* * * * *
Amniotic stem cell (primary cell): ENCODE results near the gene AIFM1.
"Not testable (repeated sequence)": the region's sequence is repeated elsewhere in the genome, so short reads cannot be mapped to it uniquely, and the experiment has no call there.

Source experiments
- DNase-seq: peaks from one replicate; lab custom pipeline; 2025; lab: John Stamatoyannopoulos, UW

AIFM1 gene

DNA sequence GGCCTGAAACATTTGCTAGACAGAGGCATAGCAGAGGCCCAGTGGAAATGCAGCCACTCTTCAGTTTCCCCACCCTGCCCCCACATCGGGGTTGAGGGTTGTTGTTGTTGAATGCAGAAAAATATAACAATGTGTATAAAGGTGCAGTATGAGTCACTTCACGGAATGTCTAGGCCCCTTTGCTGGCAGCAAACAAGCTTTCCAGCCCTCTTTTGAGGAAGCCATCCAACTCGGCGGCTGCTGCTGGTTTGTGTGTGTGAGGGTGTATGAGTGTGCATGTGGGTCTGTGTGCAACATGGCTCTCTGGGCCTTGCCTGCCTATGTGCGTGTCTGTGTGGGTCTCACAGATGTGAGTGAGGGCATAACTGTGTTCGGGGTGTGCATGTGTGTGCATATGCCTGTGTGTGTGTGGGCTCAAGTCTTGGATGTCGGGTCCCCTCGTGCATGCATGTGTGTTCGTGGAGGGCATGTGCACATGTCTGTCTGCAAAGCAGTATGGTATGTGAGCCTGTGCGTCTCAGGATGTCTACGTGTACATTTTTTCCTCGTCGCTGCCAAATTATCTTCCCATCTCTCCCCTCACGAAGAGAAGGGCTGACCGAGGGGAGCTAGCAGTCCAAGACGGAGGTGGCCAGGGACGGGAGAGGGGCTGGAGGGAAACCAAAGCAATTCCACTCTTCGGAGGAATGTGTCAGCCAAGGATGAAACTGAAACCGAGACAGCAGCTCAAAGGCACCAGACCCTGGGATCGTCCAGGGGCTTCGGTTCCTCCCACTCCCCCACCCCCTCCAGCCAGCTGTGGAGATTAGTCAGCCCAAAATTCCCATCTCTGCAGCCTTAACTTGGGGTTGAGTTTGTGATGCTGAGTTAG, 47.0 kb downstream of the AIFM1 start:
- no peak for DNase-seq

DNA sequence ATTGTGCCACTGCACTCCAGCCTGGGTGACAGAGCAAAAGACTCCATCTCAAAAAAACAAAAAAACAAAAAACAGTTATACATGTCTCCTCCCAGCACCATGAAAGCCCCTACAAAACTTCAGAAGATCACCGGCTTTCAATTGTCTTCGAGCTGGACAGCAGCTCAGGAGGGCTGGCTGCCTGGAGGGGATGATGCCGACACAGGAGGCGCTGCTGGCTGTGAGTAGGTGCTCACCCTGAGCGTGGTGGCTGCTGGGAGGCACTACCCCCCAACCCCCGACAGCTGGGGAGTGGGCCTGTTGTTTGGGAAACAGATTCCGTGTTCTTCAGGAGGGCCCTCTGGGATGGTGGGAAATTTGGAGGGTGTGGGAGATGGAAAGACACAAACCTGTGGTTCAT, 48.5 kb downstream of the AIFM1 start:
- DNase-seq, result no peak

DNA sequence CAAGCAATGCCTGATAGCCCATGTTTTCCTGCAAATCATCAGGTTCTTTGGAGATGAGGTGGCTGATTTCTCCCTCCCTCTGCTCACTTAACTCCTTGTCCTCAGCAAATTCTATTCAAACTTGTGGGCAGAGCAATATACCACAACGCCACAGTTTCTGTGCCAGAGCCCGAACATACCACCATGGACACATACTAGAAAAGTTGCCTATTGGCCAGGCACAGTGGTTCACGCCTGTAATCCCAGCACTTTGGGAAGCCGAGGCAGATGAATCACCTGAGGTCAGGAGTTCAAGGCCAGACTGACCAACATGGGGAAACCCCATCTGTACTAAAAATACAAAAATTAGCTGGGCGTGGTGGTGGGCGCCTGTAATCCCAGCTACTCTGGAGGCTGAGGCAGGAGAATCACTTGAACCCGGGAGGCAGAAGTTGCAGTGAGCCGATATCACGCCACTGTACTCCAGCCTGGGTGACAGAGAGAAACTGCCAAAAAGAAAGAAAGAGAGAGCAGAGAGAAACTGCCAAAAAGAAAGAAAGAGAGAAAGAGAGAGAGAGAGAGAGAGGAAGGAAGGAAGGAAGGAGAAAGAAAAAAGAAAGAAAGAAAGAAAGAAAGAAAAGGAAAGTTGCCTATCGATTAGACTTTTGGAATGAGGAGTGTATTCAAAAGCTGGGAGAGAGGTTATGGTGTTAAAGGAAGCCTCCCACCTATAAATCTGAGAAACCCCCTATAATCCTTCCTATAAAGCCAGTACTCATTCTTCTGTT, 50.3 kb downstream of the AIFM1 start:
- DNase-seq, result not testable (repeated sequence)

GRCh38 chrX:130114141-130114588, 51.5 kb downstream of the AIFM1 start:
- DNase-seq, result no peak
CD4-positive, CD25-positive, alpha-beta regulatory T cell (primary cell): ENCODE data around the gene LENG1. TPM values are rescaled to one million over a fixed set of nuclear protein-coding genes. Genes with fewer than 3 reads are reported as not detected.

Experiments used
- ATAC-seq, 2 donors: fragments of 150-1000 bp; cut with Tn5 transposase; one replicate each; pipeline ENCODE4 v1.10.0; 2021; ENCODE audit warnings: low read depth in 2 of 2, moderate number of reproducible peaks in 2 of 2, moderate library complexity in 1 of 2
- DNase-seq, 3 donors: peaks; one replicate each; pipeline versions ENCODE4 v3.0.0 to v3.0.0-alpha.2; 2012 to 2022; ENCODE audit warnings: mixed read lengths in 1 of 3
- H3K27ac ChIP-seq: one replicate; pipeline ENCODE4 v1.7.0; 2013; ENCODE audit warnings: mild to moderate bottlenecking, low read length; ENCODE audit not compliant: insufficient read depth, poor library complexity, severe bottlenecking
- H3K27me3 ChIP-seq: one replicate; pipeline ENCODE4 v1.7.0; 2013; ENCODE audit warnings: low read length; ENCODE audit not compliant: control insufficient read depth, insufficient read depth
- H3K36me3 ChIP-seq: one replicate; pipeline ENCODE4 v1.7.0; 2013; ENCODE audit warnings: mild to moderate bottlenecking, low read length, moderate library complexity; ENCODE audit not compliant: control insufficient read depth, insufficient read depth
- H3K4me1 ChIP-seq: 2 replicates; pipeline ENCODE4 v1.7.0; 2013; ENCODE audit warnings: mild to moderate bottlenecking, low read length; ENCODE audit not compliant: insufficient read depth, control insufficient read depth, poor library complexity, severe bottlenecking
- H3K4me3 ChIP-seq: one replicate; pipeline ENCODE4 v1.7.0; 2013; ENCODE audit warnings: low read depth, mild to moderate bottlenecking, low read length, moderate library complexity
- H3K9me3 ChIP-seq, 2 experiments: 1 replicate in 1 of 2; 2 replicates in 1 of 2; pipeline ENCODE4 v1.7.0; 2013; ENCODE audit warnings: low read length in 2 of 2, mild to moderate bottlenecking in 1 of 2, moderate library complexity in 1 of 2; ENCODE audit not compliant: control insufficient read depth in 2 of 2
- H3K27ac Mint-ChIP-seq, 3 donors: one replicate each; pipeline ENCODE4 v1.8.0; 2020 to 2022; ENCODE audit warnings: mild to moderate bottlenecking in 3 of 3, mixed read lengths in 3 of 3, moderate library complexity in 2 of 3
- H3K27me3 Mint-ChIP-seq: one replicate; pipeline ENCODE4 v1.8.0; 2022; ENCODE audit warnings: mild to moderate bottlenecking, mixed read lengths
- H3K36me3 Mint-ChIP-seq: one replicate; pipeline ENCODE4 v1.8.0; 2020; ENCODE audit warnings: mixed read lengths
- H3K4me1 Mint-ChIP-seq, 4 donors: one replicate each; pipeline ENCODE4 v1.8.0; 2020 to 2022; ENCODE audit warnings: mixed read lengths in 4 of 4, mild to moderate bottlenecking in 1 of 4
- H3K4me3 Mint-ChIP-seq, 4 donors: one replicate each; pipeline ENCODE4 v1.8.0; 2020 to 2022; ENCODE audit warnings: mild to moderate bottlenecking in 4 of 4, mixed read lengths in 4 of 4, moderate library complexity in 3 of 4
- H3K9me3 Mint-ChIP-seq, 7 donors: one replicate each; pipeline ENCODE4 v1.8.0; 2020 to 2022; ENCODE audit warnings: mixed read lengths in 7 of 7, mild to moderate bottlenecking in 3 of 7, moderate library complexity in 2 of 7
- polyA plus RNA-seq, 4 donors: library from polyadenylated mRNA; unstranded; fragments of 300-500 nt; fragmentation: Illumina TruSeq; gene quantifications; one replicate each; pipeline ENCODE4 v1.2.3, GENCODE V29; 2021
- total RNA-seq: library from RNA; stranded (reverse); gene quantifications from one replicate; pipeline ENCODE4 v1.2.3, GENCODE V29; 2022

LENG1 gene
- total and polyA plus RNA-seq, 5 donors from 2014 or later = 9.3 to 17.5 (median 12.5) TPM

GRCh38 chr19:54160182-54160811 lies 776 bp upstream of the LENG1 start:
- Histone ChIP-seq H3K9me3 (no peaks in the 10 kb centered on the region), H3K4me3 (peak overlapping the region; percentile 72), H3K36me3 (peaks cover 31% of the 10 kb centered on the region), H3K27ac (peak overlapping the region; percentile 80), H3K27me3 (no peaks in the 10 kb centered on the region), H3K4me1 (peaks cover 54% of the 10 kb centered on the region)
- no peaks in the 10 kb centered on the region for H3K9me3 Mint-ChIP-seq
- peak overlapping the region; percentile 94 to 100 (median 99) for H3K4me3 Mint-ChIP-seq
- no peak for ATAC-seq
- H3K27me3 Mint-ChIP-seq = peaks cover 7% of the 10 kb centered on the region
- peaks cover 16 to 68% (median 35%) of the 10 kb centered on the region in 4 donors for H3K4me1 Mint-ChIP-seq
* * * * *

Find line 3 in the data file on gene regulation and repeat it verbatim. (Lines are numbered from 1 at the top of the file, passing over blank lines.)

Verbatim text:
Source experiments